Free and legal MP3: Katy Vernon (Americana, w/ ukulele, and grandeur)

“Undertow” has a casual but distinctive grandeur about it; listen, for instance, to the lap steel intro: sure, a standard motif in country or Americana music, but the tone here is both keening and a little whimsical.

“Undertow” – Katy Vernon

December approaches, which means that it’s time here to take stock of those songs I’ve been listening to for a good part of the year but which somehow never broke through to a feature. This can happen for any number of random reasons, often just because a song doesn’t seem to want to fit in with the other songs being presented in a given month. (No one else might, but I always listen to each group of featured songs as a linked set; I like them to work well when heard, in order, one after the other.) Needless to say this is all an idiosyncratic mess, but it’s my mess.

So, here at long last is Katy Vernon, a London-born singer/songwriter/ukulele player who has been living in Minneapolis since the late ’00s. “Undertow” has a casual but distinctive grandeur about it; listen, for instance, to the lap steel intro: sure, a standard motif in country or Americana music, but the tone here is both keening and a little whimsical. It sets your ears up for something wonderful, somehow. Maybe this has something to do with the lap steel’s partner here, which is Vernon’s omnipresent ukulele, a less standard companion. When she starts singing (0:12), her voice traces a stately verse melody bookended by two half-interval descents; this feels grounded and inevitable but, after the second pass through, primes us for something grander, which we receive in the chorus.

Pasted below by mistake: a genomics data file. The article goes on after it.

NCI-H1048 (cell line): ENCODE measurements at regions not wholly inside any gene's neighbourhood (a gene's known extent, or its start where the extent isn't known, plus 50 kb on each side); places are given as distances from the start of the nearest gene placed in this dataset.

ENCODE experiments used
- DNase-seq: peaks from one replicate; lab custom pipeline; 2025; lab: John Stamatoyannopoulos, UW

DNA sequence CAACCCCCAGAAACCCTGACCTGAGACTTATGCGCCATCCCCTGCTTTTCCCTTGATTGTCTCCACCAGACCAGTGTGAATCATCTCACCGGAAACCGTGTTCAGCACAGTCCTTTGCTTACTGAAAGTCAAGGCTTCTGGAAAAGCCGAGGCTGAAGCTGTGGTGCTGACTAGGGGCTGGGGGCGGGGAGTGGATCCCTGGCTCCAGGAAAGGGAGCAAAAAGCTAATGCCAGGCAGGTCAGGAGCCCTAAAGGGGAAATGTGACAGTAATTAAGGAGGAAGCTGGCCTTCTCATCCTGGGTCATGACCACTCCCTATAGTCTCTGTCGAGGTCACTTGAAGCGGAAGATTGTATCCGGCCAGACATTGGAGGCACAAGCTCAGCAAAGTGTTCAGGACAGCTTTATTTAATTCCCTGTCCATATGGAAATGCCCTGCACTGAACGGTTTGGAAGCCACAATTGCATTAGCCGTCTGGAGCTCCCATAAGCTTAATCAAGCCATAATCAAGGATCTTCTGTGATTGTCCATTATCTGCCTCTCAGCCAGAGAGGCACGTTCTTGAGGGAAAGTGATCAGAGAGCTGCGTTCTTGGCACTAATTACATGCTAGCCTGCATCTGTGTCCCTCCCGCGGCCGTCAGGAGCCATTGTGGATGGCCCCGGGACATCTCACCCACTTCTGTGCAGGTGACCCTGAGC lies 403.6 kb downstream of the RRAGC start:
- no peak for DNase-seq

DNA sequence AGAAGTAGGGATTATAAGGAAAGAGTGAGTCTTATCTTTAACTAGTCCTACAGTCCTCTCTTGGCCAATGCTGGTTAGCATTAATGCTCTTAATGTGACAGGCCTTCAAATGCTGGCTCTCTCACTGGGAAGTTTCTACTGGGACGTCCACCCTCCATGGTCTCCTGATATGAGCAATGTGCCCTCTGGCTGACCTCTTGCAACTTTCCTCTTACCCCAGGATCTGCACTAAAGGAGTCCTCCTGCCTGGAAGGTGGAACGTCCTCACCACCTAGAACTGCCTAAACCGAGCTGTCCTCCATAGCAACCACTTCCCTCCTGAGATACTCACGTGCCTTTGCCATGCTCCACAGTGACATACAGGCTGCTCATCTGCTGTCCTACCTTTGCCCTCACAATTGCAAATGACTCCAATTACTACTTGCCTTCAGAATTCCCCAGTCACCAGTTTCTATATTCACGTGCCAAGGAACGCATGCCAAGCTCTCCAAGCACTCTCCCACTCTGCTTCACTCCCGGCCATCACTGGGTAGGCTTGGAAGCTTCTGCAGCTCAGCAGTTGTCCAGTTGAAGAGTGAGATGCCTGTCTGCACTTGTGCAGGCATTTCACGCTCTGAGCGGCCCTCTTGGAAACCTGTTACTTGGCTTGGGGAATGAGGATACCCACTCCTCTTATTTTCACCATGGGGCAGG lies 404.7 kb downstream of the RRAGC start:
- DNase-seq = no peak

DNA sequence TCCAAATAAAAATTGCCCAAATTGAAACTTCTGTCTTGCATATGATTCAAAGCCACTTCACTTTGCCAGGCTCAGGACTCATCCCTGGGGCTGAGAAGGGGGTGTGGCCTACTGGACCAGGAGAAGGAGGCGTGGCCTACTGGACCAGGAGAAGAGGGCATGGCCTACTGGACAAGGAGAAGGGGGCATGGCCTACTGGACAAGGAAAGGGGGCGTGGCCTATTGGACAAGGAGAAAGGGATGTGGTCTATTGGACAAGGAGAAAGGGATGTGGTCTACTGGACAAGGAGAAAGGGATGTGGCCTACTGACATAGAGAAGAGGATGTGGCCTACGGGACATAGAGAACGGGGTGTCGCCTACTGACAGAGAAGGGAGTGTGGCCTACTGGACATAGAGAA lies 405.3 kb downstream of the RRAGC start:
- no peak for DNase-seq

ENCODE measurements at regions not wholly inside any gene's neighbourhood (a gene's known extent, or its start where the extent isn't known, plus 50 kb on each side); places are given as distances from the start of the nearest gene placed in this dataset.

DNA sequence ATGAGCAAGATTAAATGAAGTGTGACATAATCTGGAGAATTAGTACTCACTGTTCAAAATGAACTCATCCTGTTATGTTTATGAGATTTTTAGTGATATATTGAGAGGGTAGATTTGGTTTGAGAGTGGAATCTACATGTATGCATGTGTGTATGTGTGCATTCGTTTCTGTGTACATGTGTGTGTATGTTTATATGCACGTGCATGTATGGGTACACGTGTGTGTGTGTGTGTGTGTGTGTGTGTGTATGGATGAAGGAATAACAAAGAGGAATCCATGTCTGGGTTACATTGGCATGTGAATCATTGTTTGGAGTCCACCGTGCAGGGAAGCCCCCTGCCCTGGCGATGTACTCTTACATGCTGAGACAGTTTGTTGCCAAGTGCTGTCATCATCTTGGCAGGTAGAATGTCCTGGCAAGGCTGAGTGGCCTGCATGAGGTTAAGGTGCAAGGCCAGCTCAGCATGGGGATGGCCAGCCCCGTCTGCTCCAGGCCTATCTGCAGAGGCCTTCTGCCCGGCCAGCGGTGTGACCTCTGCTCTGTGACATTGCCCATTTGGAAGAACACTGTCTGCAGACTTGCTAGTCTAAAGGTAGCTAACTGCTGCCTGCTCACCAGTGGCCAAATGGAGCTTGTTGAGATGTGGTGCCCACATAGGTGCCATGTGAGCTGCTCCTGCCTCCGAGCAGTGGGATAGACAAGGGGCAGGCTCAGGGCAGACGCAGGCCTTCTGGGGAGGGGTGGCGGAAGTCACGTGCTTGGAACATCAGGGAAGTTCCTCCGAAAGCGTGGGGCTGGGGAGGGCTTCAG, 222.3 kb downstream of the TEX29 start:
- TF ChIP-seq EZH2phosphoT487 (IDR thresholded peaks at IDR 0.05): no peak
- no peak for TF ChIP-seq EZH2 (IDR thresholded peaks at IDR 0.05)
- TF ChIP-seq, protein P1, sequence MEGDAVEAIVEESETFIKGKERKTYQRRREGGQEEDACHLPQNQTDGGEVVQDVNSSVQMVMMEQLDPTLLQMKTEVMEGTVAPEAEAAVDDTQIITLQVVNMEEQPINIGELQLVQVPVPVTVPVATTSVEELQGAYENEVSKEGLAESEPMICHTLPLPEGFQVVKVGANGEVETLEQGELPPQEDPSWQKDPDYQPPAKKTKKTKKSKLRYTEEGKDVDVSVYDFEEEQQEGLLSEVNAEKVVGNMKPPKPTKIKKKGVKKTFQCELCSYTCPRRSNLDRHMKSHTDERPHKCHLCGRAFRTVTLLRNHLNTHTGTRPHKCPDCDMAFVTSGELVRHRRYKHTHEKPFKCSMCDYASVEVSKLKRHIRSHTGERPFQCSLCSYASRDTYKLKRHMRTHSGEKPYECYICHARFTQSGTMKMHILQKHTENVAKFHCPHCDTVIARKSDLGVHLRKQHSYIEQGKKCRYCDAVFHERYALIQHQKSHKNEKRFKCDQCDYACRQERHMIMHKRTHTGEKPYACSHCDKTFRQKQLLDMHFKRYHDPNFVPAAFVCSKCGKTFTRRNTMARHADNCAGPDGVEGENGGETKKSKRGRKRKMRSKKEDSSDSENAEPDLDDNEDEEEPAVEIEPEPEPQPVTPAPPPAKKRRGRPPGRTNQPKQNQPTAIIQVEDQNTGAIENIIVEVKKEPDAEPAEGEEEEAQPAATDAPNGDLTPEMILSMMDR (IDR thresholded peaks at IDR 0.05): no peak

Now then, the chorus. First, that lap steel swell that brings you in is pretty great. Second, you are not imagining it if you hear a strong melodic echo of June Carter’s “Ring of Fire” here—it’s not only that upward leap by thirds, tracing a D chord, on “Took me down” (0:36), but also the follow-up descent (“way along the shore”); the melody is quite similar to the chorus melody in the Carter classic but the altered rhythm and feel transform it into something distinct. And, whether intentional or not, the way Vernon veers off into new territory in the resolution (starting with the words “till you” at 0:52) keeps sounding like a deft and welcome surprise. I can attest that the song is definitely a grower; I’ve been listening since March, when the Current featured the download in the “Song of the Day” feature. Something about it kept it hanging around, prompted me eventually to investigate the rest of the album (which is good!), and now, finally, here you go.

“Undertow” is the ninth of 12 tracks on Vernon’s third album, Suit of Hearts, which was also released in March. But, to make things nominally current, the last track on the album is called “Christmas Wish,” and has just been put online as a single. Visit Vernon’s Bandcamp page to listen to everything, and buy what you’d like.



(MP3s from The Current are available in files that are 128kbps, which is below the established 192kbps standard, not to mention the higher-def standard of 320kbps. I personally don’t hear much difference on ordinary equipment but if you are into high-end sound you’ll probably notice something. In any case I always encourage you to download the MP3 for the purposes of getting to know a song via a few listens; if you like it I still urge you to buy the music. It’s still the right thing to do.)

Free and legal MP3: Clem Snide (mad genius Journey cover)

With just a guitar, his voice, and some exquisitely placed piano fills, Clem Snide front man Eef Barzelay finds the vulnerable heart of an almost willfully silly song.

Eef Barzelay

“Anyway You Want It” – Clem Snide

Clem Snide front man (and, sometimes, only member) Eef Barzelay has taken Steve Perry and Neal Schon’s words and somehow stripped them of their (let’s face it) feebleness, mining them down to the spirit in which they were theoretically intended but which neither Perry himself nor Journey as a band was capable of displaying. This is some kind of mad genius.

I mean, ponder these lyrics—